• 92% of Canadians agree that purchasing back to school items can be a financial burden on families
  • 91% believe that back to school shopping is becoming more expensive year after year
  • This year, Canadian parents are expecting to spend an average of $472 on their child for back to school shopping, $143 more than what they expected to spend last year ($329)
  • University students are the most expensive to shop for with those parents expecting to spend $1,630, compared to $412 for high school students and $318 for elementary

8 Tips for beating the financial stress of back to school

  1. Only buy what you need. Reuse items when possible. If the knapsacks and lunch boxes are still good from last year, reuse them. The same goes for pens, pencils and other school supplies.
  2. Hand down clothing or do a clothing exchange with your friends. It’s a common sense way to save money.
  3. Create a budget and stick to it. We can’t stress enough the importance of a budget to maintain control of your finances.
  4. Search for the best prices: Don’t just walk into a store and pay full retail price. Search online, look for coupons and promo codes and wait for sales.
  5. Shop any time of year you find a sale and put the items away for back to school. Shop the Boxing Day sales or Thanksgiving Day sales and put away the clothes, shoes, knapsacks, etc. for back to school. It’s a great way to save money.
  6. Designer brands are not a necessity. Although many parents feel pressured into buying the latest designer brand for their kids, it’s not worth going into debt for.
  7. Go shopping with a friend and split bulk purchases. Buying in bulk is not always cost-effective for a single family but if you can split a bulk buy with a friend you may be able to save a considerable amount of money.
  8. Pay with cash. When you shop with a credit card it’s easy to lose track of your spending and then next month you’ll get a bill that you can’t pay.

What to do if you have too much debt and back to school costs will put you over the edge

If back to school is a financial burden, then you need help from a debt professional now before your situation becomes critical.  The Ira Smith Team is here to help. Meet with us for a free consultation. We’ll evaluate your situation and come up with a solid financial plan so that Starting Over, Starting Now you can be well on your way to conquering debt.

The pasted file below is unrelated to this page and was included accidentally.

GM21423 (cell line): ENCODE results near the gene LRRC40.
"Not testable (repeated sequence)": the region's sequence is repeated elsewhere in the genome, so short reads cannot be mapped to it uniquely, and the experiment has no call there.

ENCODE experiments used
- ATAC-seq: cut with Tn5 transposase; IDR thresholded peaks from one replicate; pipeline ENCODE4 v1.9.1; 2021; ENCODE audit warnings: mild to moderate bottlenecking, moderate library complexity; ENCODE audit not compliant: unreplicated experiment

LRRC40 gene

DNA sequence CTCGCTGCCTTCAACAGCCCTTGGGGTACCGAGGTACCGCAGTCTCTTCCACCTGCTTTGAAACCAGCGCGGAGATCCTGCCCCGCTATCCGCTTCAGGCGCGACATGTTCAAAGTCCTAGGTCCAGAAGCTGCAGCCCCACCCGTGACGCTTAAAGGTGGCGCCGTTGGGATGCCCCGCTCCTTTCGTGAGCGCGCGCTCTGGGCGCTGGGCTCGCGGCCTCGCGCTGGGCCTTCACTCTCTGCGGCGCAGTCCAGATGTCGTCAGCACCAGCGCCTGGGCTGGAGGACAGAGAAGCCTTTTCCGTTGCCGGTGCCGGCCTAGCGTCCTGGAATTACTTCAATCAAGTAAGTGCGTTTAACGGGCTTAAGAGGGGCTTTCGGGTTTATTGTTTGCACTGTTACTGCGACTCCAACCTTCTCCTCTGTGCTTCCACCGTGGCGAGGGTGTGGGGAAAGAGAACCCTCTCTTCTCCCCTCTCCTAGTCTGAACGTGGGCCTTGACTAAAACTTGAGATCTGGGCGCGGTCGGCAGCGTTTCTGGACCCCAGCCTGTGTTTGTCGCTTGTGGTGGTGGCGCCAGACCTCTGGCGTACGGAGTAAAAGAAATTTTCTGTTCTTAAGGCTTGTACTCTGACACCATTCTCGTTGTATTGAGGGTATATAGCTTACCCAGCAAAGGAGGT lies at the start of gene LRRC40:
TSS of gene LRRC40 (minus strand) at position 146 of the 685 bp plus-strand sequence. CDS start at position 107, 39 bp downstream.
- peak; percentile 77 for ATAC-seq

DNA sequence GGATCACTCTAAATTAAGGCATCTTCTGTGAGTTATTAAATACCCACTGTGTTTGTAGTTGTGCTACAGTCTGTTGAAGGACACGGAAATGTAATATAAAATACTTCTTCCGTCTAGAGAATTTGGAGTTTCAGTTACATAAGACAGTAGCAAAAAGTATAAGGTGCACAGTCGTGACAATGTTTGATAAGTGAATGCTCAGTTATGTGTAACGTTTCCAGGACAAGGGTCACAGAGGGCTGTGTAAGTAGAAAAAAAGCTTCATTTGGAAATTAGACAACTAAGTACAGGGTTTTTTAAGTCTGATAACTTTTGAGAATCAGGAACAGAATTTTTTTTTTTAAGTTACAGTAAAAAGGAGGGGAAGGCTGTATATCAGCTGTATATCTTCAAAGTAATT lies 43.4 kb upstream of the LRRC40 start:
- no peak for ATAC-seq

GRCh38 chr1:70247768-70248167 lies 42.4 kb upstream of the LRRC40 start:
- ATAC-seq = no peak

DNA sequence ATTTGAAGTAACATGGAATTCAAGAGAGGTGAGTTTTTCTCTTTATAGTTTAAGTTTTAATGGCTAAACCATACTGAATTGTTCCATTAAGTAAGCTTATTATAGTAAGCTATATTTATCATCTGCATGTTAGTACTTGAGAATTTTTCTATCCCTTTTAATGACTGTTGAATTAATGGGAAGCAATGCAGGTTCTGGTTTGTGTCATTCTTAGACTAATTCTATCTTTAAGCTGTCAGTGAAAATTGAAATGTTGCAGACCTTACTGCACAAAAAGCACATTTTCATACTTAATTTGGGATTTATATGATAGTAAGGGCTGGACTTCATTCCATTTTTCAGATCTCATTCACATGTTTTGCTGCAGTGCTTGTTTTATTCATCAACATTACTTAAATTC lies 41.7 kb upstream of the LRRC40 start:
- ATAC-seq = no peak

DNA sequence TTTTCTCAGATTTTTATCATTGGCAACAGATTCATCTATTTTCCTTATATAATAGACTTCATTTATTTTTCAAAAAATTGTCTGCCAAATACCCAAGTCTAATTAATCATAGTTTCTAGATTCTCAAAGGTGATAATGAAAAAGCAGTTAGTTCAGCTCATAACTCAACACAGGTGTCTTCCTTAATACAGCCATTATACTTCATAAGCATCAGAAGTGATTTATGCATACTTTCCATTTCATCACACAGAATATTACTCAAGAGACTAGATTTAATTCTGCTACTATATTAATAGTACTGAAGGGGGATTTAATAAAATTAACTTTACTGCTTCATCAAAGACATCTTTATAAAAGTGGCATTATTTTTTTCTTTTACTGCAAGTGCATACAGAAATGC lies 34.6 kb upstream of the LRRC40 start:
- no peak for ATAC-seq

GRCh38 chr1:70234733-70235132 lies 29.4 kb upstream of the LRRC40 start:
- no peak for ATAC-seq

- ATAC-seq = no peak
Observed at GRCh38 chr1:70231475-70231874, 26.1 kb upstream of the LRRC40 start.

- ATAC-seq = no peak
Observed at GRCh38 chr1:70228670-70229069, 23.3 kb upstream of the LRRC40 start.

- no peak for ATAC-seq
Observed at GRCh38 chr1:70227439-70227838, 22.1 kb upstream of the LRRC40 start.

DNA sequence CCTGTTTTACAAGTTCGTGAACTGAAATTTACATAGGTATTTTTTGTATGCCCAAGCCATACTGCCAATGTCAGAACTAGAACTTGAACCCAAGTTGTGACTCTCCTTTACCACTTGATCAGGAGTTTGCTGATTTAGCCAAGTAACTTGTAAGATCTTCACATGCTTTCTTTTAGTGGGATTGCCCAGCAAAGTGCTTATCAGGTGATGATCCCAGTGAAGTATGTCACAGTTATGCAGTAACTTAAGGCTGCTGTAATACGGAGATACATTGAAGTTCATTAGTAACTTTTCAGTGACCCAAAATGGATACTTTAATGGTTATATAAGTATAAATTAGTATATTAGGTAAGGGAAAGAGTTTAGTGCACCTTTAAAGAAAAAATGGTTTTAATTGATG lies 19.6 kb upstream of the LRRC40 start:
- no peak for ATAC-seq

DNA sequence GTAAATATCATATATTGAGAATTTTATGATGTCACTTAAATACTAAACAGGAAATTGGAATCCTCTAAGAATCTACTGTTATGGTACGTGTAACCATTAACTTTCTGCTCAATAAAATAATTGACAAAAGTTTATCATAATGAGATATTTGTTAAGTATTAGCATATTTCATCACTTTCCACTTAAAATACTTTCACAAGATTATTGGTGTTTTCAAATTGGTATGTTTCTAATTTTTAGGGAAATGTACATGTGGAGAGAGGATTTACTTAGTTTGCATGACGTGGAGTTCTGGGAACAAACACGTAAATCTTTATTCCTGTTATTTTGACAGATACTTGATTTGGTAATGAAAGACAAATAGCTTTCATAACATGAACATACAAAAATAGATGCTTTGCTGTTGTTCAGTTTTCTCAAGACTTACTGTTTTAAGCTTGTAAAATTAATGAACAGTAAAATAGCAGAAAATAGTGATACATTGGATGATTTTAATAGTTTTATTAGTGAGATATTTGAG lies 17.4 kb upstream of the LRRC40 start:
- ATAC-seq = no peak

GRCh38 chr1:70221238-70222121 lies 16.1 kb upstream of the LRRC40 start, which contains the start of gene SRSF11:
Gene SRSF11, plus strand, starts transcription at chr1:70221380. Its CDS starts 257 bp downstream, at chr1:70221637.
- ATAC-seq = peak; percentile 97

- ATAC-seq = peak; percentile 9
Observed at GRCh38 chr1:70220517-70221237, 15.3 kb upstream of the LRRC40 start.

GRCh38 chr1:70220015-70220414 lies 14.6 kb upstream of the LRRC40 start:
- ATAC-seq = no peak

Previous blogs for company went bankrupt and didn’t pay me wages

The issue of company went bankrupt and didn’t pay me wages is not a new one.  We previously wrote two blogs on this topic:

We have noticed a surge of renewed interest in this topic based on recent activity from readers of our Brandon’s Blog, so, we thought it would be a good idea to put together a short video on this topic.

People ask us what if company went bankrupt and didn’t pay me wages?

We answer if wages are owed by your employer because the company went bankrupt and didn’t pay me wages or is in receivership don’t despair; there is hope for you to recuperate monies owed to you. The Wage Earner Protection Program (“WEPP”) Act – WEPPA – in conjunction with an amendment to the Bankruptcy and Insolvency Act (Canada) – BIA – created a mechanism for employees to be compensated for claims of unpaid wages, commissions and vacation pay accrued in the six months preceding the employer files for bankruptcy or being placed in receivership and wages are owed to you along with claims for unpaid termination and/or severance pay.

Are there any exceptions to company went bankrupt and didn’t pay me wages?  What are the rules?

There are a few exceptions to company went bankrupt and didn’t pay me wages. You are generally not eligible if, during the period for which your wages are owed to you by your employer, you:

  • were an officer or a director of your former employer
  • had a controlling interest in the business of your former employer
  • were a manager whose responsibilities included making binding financial decisions impacting the business of your former employer, and/or making binding decisions on the payment or non-payment of wages by your former employer

Who is eligible for the WEPP? You may apply if wages are owed to you by your employer and:

  • your former employer has filed for bankruptcy or is subject to a receivership
  • wages are owed to you by your employer, vacation pay, termination or severance pay from your former employer
  • amounts earned during the eligibility period or, in the case of termination or severance pay, your employment was terminated during the eligibility period ending on the date of bankruptcy or receivership

One more very important exception – it only applies if wages are owed to you by your employer and your employer is in either receivership or bankruptcy and owes you wages.  If your employer is attempting a corporate restructuring under a Notice of Intention to Make a Proposal, a Division I Proposal or the Companies’ Creditors Arrangement Act, then WEPPA and its provisions do not come into play.